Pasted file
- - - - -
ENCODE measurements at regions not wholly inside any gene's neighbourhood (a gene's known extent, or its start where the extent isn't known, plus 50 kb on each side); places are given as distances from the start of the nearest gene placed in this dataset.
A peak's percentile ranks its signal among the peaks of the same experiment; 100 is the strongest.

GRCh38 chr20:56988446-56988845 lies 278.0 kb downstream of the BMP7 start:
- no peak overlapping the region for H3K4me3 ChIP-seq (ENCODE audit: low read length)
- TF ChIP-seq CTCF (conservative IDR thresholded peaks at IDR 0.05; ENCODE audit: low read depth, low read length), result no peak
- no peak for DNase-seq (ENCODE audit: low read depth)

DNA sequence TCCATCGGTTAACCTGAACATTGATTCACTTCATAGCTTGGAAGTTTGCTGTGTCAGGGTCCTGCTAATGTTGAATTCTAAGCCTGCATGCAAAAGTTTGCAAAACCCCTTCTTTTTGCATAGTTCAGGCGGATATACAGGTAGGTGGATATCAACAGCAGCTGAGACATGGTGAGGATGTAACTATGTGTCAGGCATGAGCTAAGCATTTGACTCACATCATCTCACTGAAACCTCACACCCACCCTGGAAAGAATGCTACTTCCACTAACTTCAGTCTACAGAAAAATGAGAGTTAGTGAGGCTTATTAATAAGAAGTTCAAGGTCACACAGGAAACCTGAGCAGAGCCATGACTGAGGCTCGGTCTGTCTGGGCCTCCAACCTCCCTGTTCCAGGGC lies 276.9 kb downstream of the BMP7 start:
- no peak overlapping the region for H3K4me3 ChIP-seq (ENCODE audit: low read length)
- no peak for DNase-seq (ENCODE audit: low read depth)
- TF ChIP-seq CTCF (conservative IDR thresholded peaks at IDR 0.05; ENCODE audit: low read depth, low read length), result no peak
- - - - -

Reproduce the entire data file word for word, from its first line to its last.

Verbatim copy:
ENCODE measurements at regions not wholly inside any gene's neighbourhood (a gene's known extent, or its start where the extent isn't known, plus 50 kb on each side); places are given as distances from the start of the nearest gene placed in this dataset.
A peak's percentile ranks its signal among the peaks of the same experiment; 100 is the strongest.

GRCh38 chr20:56988446-56988845 lies 278.0 kb downstream of the BMP7 start:
- no peak overlapping the region for H3K4me3 ChIP-seq (ENCODE audit: low read length)
- TF ChIP-seq CTCF (conservative IDR thresholded peaks at IDR 0.05; ENCODE audit: low read depth, low read length), result no peak
- no peak for DNase-seq (ENCODE audit: low read depth)

DNA sequence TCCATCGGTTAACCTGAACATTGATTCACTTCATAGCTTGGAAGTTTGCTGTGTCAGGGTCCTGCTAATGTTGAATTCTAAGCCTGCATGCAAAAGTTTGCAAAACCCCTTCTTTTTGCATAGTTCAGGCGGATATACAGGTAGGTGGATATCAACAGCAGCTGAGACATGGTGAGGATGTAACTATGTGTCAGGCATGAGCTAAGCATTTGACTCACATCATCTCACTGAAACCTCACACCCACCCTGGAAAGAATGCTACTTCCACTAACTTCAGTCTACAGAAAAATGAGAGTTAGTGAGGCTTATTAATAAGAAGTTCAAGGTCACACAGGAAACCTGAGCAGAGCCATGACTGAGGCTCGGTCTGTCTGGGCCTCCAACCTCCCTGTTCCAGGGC lies 276.9 kb downstream of the BMP7 start:
- no peak overlapping the region for H3K4me3 ChIP-seq (ENCODE audit: low read length)
- no peak for DNase-seq (ENCODE audit: low read depth)
- TF ChIP-seq CTCF (conservative IDR thresholded peaks at IDR 0.05; ENCODE audit: low read depth, low read length), result no peak